There are also group II stars that have low but detectable metallic levels, usually very old and young stars. It was formed after the stars of the third group were left behind. These elements have enriched the universe with the first dose of the most massive minerals, which is why the second group already contains some mixture of them in the composition.
And these, due to the lack of minerals in the composition, were all quite massive, as was expected. Much larger than the Sun, they age much faster and explode as supernovae. Therefore, their research covers the time in which they existed, that is, the early stages of the universe’s existence, and this means observing the most distant things. And here the question arises, were these primordial stars bright enough?
We are looking for protostars, smaller than the third group of stars, at the very beginning of the universe’s existence, and observing its farthest corners, because perhaps these stars existed only at that time.
Because observing their remnants (black holes, neutron stars and even white dwarfs), which we will certainly find at a shorter distance from the Sun, with direct contact with the original object is somewhat out of the question. There is also a possibility that some primordial stars were and will still be low mass and will exist in the Milky Way, but nothing has happened so far.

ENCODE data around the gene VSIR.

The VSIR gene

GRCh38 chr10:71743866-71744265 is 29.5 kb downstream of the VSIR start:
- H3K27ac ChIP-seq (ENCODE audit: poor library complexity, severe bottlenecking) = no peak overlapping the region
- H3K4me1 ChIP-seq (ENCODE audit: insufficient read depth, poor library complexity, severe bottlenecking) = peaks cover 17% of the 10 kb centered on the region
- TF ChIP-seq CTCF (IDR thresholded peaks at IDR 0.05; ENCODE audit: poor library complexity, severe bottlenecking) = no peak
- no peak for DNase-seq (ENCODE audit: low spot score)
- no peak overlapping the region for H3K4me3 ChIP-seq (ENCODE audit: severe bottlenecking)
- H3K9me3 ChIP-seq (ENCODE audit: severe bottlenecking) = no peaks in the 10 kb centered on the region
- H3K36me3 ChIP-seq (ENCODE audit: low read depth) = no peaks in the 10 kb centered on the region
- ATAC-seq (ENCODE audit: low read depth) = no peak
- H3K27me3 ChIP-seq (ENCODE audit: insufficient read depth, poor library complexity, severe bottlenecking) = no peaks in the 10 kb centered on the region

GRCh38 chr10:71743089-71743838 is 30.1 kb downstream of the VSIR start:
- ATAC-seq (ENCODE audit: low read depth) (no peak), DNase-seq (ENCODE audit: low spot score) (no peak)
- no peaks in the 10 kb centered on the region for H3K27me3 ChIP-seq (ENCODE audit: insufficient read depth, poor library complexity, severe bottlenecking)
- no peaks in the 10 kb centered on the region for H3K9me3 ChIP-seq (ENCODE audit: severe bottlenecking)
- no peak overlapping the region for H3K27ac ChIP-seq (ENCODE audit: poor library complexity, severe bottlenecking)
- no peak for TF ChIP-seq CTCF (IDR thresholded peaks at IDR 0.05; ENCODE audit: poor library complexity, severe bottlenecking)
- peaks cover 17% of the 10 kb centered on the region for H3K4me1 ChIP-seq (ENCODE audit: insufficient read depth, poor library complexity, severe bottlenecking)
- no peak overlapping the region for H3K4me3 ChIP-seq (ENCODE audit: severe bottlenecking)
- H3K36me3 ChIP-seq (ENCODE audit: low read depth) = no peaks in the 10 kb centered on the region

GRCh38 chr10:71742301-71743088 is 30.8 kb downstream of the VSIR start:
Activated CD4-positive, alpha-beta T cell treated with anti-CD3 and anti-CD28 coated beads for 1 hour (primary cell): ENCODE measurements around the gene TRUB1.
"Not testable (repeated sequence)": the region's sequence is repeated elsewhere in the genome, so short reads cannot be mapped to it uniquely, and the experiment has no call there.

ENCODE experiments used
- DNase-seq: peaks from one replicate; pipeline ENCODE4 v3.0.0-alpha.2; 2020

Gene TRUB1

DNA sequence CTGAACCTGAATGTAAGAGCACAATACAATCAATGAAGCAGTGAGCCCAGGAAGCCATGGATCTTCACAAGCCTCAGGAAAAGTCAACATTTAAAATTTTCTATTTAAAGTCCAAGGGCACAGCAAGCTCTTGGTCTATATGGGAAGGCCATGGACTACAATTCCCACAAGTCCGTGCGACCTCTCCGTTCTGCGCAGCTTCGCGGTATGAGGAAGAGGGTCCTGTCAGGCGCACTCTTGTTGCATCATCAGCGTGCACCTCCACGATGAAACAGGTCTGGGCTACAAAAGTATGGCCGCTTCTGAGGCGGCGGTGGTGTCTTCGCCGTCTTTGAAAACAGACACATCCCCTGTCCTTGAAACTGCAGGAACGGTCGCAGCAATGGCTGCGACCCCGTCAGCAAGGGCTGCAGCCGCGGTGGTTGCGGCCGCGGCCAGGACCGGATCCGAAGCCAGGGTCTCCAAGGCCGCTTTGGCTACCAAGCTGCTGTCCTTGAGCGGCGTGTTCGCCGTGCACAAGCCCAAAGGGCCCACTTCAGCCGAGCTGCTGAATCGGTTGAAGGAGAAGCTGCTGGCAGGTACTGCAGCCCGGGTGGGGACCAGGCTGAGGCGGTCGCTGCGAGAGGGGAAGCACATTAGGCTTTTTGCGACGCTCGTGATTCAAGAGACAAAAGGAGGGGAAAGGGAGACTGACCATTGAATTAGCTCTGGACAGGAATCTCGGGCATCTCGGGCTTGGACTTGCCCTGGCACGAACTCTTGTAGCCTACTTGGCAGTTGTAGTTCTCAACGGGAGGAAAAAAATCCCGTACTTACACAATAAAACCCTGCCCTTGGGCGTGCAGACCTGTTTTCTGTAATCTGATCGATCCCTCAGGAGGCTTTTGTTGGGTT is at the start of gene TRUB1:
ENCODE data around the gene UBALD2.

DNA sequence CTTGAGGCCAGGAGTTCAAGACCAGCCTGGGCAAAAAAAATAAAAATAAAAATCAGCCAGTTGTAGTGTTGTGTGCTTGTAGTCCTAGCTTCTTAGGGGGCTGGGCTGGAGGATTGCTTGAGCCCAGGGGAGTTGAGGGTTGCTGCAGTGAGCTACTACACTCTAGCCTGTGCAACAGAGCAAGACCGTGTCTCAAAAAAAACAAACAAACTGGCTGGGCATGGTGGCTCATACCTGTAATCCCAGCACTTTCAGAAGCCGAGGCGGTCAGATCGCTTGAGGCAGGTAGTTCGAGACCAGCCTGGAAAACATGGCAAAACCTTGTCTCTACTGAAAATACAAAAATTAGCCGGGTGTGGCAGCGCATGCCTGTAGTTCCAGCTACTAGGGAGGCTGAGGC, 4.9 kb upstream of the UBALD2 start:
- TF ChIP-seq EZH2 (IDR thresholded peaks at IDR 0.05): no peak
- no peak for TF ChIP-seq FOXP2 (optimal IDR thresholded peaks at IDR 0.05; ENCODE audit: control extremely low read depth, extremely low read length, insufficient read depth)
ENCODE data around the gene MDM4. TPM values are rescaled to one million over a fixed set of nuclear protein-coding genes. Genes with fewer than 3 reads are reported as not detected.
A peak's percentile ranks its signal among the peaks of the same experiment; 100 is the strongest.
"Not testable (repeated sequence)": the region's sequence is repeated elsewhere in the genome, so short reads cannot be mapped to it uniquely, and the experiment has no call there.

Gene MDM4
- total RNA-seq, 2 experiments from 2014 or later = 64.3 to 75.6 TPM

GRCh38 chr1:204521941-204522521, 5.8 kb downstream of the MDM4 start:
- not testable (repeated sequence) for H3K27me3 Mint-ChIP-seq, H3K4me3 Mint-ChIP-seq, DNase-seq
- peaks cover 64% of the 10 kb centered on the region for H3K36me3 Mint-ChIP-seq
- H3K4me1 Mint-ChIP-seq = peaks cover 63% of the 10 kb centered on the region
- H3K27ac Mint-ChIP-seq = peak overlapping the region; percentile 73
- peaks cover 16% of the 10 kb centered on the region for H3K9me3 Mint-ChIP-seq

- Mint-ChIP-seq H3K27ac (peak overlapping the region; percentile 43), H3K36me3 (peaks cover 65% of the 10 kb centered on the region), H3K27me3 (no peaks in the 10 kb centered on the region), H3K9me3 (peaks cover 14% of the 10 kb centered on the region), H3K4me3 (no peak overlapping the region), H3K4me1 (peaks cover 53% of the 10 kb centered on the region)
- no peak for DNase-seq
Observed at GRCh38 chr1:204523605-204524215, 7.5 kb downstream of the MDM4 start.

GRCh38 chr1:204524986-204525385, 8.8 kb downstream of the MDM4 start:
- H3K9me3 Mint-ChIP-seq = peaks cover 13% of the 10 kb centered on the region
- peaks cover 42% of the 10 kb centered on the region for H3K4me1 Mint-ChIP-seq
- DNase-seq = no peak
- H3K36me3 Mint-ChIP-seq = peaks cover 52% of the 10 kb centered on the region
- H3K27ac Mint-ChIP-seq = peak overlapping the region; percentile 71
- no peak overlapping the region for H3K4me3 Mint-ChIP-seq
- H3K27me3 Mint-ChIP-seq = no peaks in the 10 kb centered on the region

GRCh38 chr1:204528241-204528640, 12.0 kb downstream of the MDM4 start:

Will Webb see primordial stars and galaxies? As long as it exists
Today, after traveling approximately 13.8 billion light-years, photons from these stars have significantly reddened and their flux is weakened by intergalactic material in the way of the Webb telescope’s infrared detectors. So it is clear to assume that these stars, despite their enormous brightness, as well as the first galaxies from which they were formed, will be very weak sources of light in our sky.
A group of astronomers decided to theoretically simulate the amount of light emitted by these faint stars, even assuming that there were no obstacles in the path of the observer. The result is not positive, although there are works that suggest otherwise.
Unfortunately, it would be nearly impossible to observe such stars and their primordial galaxies even using Webb’s instruments, unless mission control chose very long exposures (up to about 50 days) and the source stars were massive and very bright. However, most of them, despite their enormous brightness, would still be objects too faint for an observer on Earth.
There is, of course, a portal, even with Webbie…
… They are gravitational lenses, which amplify light from distant stars, galaxies. It is to his credit that Webb, and will continue to be in the future, will reach things far beyond what the scope of his observation might suggest. However, to see the first galaxies without the additional help of a lens, rehashing jokes about K2’s winter forays in a way that will count, requires a more powerful Webb telescope.
Earndel, the most distant star observed so far by the Hubble Space Telescope. Through the lens we saw an object that emitted light 12.9 billion years ago. The inset shows the location of the star in one of the lensed arcs of the image. Webb has a chance of getting farther than Hubble in this way
Supporting the capabilities of the Webb Space Telescope could also be giant telescopes currently under construction on Earth, such as the Giant Magellan Telescope with a mirror with an effective diameter of about 25 meters.
Source: phys.org, inf. Own, STScI